Lucy E. Parsons
The Wheel of Fortune
Since the sudden stoppage of the big wheel in Wall Street, which is the center of the capitalistic universe, havoc has been played in the industrial ranks generally. The wheels in the factories have ceased to revolve, the fires have been drawn, and hundreds of thousands of the wage-earning class have been, and are being, thrown upon the highways in the country and the city streets.
Reader, can you realize its effects? Maybe not, so let us take a stroll through the streets of this wonderful city of Chicago.
It is two p.m. The afternoon papers are just out; a thousand or more people are buying them, perhaps paying out their last penny. They read the “ads” eagerly; off they dash pell mell in a mad race, trying to outstrip each other in their mad rush to reach the job. So many appear at the place that the boss has to close the door to prevent its being carried away by storm.
This is no overdrawn picture; it actually occurs every day in hundreds of places in this city, and of course in hundreds of other cities.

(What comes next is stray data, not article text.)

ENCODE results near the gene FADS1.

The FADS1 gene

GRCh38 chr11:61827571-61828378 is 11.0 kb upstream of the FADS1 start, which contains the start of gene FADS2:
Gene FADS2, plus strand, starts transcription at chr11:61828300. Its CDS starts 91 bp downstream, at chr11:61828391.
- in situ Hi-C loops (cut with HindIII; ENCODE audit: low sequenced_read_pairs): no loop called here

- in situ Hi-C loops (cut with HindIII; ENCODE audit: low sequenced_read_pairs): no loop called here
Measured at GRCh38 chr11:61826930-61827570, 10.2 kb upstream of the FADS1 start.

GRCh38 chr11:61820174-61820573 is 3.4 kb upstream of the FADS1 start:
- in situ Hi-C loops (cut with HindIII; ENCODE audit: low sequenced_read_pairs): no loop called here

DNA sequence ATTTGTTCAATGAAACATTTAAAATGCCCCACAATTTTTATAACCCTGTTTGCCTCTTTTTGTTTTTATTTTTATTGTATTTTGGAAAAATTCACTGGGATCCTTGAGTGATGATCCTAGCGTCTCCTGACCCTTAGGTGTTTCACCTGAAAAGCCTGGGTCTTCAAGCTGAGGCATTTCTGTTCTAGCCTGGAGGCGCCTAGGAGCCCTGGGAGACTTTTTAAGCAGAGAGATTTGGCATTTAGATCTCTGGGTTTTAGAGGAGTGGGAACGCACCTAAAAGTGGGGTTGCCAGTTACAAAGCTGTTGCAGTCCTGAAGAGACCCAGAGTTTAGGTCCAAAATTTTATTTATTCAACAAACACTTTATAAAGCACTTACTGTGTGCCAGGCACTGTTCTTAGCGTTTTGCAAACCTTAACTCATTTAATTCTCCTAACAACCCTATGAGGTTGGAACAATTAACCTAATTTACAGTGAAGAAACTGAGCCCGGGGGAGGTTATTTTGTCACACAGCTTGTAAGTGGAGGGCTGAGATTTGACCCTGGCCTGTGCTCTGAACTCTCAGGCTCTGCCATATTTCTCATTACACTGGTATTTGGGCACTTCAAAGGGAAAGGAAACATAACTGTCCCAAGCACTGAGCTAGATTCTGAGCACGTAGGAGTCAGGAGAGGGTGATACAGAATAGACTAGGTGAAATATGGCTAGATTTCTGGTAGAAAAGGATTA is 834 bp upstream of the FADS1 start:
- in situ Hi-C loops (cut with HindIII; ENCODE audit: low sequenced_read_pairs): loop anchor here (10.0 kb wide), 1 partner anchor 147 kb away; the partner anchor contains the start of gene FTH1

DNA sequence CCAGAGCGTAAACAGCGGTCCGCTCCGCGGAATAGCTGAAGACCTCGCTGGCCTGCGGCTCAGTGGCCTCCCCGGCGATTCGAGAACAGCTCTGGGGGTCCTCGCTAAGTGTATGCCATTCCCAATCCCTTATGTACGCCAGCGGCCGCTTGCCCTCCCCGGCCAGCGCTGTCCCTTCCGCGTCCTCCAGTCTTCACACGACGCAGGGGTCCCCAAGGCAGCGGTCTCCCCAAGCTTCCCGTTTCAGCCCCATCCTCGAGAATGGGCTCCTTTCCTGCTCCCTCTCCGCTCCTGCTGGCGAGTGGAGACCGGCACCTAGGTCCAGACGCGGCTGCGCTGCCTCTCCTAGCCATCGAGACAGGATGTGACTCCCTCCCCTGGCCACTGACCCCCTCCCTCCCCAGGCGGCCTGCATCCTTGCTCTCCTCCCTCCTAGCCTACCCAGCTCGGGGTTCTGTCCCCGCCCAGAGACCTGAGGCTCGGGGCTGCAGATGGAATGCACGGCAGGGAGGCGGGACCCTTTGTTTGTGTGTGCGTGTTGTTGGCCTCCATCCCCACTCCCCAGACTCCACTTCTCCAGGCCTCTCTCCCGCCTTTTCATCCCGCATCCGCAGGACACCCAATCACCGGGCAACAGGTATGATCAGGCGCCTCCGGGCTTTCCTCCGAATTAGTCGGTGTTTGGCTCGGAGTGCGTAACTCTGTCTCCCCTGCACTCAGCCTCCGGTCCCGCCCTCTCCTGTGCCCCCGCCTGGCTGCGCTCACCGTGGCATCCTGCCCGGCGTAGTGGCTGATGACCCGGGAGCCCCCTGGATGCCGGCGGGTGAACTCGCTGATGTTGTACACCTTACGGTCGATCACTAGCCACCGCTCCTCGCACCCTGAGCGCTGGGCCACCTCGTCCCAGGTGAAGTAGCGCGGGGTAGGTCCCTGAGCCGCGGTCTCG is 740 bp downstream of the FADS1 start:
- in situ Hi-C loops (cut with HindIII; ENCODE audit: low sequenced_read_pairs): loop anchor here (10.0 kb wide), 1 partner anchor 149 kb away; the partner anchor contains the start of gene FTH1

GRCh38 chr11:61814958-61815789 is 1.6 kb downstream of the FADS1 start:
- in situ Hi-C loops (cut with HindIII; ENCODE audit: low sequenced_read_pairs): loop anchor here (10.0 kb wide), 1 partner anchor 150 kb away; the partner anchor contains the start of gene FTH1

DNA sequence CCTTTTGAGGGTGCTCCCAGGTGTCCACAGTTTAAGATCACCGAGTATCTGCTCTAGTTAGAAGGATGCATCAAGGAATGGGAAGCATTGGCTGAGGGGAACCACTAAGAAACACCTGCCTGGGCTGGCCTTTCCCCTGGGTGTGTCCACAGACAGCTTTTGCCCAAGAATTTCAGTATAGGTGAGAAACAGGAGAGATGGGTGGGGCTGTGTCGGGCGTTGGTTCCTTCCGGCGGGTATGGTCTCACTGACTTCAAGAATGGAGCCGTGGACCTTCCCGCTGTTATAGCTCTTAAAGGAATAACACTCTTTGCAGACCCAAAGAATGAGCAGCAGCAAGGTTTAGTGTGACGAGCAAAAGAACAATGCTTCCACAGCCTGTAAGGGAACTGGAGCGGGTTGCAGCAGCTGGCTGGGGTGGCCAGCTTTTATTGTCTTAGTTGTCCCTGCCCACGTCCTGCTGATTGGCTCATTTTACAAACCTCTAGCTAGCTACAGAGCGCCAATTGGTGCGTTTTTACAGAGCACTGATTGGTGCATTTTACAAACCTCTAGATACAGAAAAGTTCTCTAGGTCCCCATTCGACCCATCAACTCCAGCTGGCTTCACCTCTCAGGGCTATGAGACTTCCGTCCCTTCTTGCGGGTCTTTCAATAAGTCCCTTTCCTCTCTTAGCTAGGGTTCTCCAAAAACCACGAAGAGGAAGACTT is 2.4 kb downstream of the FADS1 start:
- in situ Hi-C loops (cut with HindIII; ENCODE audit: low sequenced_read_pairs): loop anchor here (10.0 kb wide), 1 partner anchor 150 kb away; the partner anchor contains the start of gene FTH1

The free coffee wagons and soup kitchens are in full operation, and all the police stations and cheap lodging-houses are filled to suffocation. Charity is the dope being handed out by the robber class at present to the poor people to keep them quiet, and it is successful at least for the time being.
Coffee wagons, soup kitchens and cheap lodging-houses are being patronized by men only. What has become of the women? About as many women as men were discharged. To the “underworld” they soon will sink, some of them never to rise again!
And this panic is only two months old! What, in the name of justice, is in store for us in the near future?
In the face of these hellish conditions there are radicals who preach to us about peace, intellectual education, and the like. Why should all the lamblike peace be on the side of the working class? Why should they be quiet while starving or receiving just sufficient for their laborious toil to keep body and soul together and to produce more slaves for the bosses? The spirit of resistance seems to have forsaken the working class.
I believe in peace at any price—except at the price of liberty. But this precious gift the wealth-producers already seem to have lost. Life—mere existence—they have; but what is life worth when it lacks those elements which make for enjoyment?
Advocating peace is a good thing in its way; but, like many other things, it can be overworked.
In this city there are fully 100,000 persons out of employment, and the number is on the increase.